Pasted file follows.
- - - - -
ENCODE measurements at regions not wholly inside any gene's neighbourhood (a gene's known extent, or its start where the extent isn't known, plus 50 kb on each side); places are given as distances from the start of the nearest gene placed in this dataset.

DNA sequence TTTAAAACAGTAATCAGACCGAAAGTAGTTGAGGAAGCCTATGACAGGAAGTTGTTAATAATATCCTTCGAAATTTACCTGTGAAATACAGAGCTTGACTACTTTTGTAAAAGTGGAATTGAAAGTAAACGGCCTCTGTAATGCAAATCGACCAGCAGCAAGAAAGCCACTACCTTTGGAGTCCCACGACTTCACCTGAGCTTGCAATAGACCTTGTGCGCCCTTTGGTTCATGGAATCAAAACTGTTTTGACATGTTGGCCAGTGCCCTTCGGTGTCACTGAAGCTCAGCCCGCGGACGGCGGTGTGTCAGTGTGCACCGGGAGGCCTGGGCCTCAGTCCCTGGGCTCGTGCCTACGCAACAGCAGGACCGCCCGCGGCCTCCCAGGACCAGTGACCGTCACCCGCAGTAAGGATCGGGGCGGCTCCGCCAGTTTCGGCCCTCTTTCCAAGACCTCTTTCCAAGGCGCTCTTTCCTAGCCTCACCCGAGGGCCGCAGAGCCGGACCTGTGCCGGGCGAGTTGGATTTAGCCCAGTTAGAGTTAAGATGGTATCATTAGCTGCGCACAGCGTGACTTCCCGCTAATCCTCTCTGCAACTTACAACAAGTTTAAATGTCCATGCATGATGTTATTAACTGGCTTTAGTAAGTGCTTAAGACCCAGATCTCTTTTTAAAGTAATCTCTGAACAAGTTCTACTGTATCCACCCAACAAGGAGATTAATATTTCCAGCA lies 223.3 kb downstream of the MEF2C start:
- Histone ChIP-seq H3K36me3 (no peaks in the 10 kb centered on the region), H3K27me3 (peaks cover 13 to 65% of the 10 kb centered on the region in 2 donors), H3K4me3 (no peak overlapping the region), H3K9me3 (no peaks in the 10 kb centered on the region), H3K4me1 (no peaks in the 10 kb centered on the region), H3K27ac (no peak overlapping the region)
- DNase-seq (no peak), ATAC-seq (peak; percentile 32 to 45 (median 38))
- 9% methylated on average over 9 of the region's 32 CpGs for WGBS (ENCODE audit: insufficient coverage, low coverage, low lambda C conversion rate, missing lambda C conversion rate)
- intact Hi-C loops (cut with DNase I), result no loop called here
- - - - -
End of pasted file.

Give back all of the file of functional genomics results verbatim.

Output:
ENCODE measurements at regions not wholly inside any gene's neighbourhood (a gene's known extent, or its start where the extent isn't known, plus 50 kb on each side); places are given as distances from the start of the nearest gene placed in this dataset.

DNA sequence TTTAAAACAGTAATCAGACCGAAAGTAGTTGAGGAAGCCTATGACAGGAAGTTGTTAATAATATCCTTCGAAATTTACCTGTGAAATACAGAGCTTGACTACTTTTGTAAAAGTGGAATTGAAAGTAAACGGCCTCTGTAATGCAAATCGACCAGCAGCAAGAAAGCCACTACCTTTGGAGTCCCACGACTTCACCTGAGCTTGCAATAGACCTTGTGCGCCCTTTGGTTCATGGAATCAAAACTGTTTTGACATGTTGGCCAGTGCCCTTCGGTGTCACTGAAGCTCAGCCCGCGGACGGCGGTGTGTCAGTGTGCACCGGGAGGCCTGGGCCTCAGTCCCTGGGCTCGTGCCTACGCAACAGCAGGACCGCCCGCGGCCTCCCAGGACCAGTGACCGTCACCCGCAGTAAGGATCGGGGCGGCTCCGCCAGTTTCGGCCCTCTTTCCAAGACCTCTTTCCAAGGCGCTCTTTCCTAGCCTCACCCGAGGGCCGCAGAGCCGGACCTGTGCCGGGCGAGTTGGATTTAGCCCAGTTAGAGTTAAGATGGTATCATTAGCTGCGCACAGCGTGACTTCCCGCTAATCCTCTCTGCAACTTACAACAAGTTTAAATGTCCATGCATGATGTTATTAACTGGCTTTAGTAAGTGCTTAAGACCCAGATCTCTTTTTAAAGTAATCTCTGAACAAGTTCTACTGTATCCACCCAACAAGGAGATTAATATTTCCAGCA lies 223.3 kb downstream of the MEF2C start:
- Histone ChIP-seq H3K36me3 (no peaks in the 10 kb centered on the region), H3K27me3 (peaks cover 13 to 65% of the 10 kb centered on the region in 2 donors), H3K4me3 (no peak overlapping the region), H3K9me3 (no peaks in the 10 kb centered on the region), H3K4me1 (no peaks in the 10 kb centered on the region), H3K27ac (no peak overlapping the region)
- DNase-seq (no peak), ATAC-seq (peak; percentile 32 to 45 (median 38))
- 9% methylated on average over 9 of the region's 32 CpGs for WGBS (ENCODE audit: insufficient coverage, low coverage, low lambda C conversion rate, missing lambda C conversion rate)
- intact Hi-C loops (cut with DNase I), result no loop called here